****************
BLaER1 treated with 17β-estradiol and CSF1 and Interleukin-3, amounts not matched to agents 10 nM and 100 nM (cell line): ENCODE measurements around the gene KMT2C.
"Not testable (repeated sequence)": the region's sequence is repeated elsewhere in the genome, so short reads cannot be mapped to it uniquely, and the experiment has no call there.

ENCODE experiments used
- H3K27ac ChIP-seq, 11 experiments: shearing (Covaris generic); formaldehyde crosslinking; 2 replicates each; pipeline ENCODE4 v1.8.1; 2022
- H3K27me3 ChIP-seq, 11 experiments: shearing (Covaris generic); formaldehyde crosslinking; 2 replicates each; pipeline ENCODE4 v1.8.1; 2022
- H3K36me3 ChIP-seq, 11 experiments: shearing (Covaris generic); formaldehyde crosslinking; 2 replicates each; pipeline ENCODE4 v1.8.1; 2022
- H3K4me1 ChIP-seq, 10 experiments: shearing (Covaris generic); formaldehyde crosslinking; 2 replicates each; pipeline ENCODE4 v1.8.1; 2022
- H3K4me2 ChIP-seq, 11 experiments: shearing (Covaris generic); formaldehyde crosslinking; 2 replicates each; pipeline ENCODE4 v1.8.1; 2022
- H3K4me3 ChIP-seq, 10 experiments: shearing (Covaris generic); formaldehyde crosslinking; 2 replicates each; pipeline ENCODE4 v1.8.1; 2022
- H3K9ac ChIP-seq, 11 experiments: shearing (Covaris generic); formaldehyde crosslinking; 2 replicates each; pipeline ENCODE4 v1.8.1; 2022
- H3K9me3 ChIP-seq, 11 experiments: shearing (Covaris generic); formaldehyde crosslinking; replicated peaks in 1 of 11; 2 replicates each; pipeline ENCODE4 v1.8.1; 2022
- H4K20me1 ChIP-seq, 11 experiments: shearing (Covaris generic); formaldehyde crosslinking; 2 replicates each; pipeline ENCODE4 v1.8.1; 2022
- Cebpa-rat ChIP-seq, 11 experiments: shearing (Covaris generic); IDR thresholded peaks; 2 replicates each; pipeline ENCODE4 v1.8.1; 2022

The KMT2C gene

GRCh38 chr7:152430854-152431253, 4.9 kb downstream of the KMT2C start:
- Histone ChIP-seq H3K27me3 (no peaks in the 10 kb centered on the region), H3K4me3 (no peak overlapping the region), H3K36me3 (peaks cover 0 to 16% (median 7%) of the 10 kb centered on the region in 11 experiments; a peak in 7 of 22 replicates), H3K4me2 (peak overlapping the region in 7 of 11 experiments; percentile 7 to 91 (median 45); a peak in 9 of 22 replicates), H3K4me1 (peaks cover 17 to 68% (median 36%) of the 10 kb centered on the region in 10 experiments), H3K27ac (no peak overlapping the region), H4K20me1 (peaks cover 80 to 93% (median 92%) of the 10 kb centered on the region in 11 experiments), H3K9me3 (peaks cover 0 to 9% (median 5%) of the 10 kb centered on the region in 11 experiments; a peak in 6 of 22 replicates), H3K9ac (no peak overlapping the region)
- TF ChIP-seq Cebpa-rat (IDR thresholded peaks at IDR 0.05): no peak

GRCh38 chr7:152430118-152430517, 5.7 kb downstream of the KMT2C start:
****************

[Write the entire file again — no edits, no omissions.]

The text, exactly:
BLaER1 treated with 17β-estradiol and CSF1 and Interleukin-3, amounts not matched to agents 10 nM and 100 nM (cell line): ENCODE measurements around the gene KMT2C.
"Not testable (repeated sequence)": the region's sequence is repeated elsewhere in the genome, so short reads cannot be mapped to it uniquely, and the experiment has no call there.

ENCODE experiments used
- H3K27ac ChIP-seq, 11 experiments: shearing (Covaris generic); formaldehyde crosslinking; 2 replicates each; pipeline ENCODE4 v1.8.1; 2022
- H3K27me3 ChIP-seq, 11 experiments: shearing (Covaris generic); formaldehyde crosslinking; 2 replicates each; pipeline ENCODE4 v1.8.1; 2022
- H3K36me3 ChIP-seq, 11 experiments: shearing (Covaris generic); formaldehyde crosslinking; 2 replicates each; pipeline ENCODE4 v1.8.1; 2022
- H3K4me1 ChIP-seq, 10 experiments: shearing (Covaris generic); formaldehyde crosslinking; 2 replicates each; pipeline ENCODE4 v1.8.1; 2022
- H3K4me2 ChIP-seq, 11 experiments: shearing (Covaris generic); formaldehyde crosslinking; 2 replicates each; pipeline ENCODE4 v1.8.1; 2022
- H3K4me3 ChIP-seq, 10 experiments: shearing (Covaris generic); formaldehyde crosslinking; 2 replicates each; pipeline ENCODE4 v1.8.1; 2022
- H3K9ac ChIP-seq, 11 experiments: shearing (Covaris generic); formaldehyde crosslinking; 2 replicates each; pipeline ENCODE4 v1.8.1; 2022
- H3K9me3 ChIP-seq, 11 experiments: shearing (Covaris generic); formaldehyde crosslinking; replicated peaks in 1 of 11; 2 replicates each; pipeline ENCODE4 v1.8.1; 2022
- H4K20me1 ChIP-seq, 11 experiments: shearing (Covaris generic); formaldehyde crosslinking; 2 replicates each; pipeline ENCODE4 v1.8.1; 2022
- Cebpa-rat ChIP-seq, 11 experiments: shearing (Covaris generic); IDR thresholded peaks; 2 replicates each; pipeline ENCODE4 v1.8.1; 2022

The KMT2C gene

GRCh38 chr7:152430854-152431253, 4.9 kb downstream of the KMT2C start:
- Histone ChIP-seq H3K27me3 (no peaks in the 10 kb centered on the region), H3K4me3 (no peak overlapping the region), H3K36me3 (peaks cover 0 to 16% (median 7%) of the 10 kb centered on the region in 11 experiments; a peak in 7 of 22 replicates), H3K4me2 (peak overlapping the region in 7 of 11 experiments; percentile 7 to 91 (median 45); a peak in 9 of 22 replicates), H3K4me1 (peaks cover 17 to 68% (median 36%) of the 10 kb centered on the region in 10 experiments), H3K27ac (no peak overlapping the region), H4K20me1 (peaks cover 80 to 93% (median 92%) of the 10 kb centered on the region in 11 experiments), H3K9me3 (peaks cover 0 to 9% (median 5%) of the 10 kb centered on the region in 11 experiments; a peak in 6 of 22 replicates), H3K9ac (no peak overlapping the region)
- TF ChIP-seq Cebpa-rat (IDR thresholded peaks at IDR 0.05): no peak

GRCh38 chr7:152430118-152430517, 5.7 kb downstream of the KMT2C start: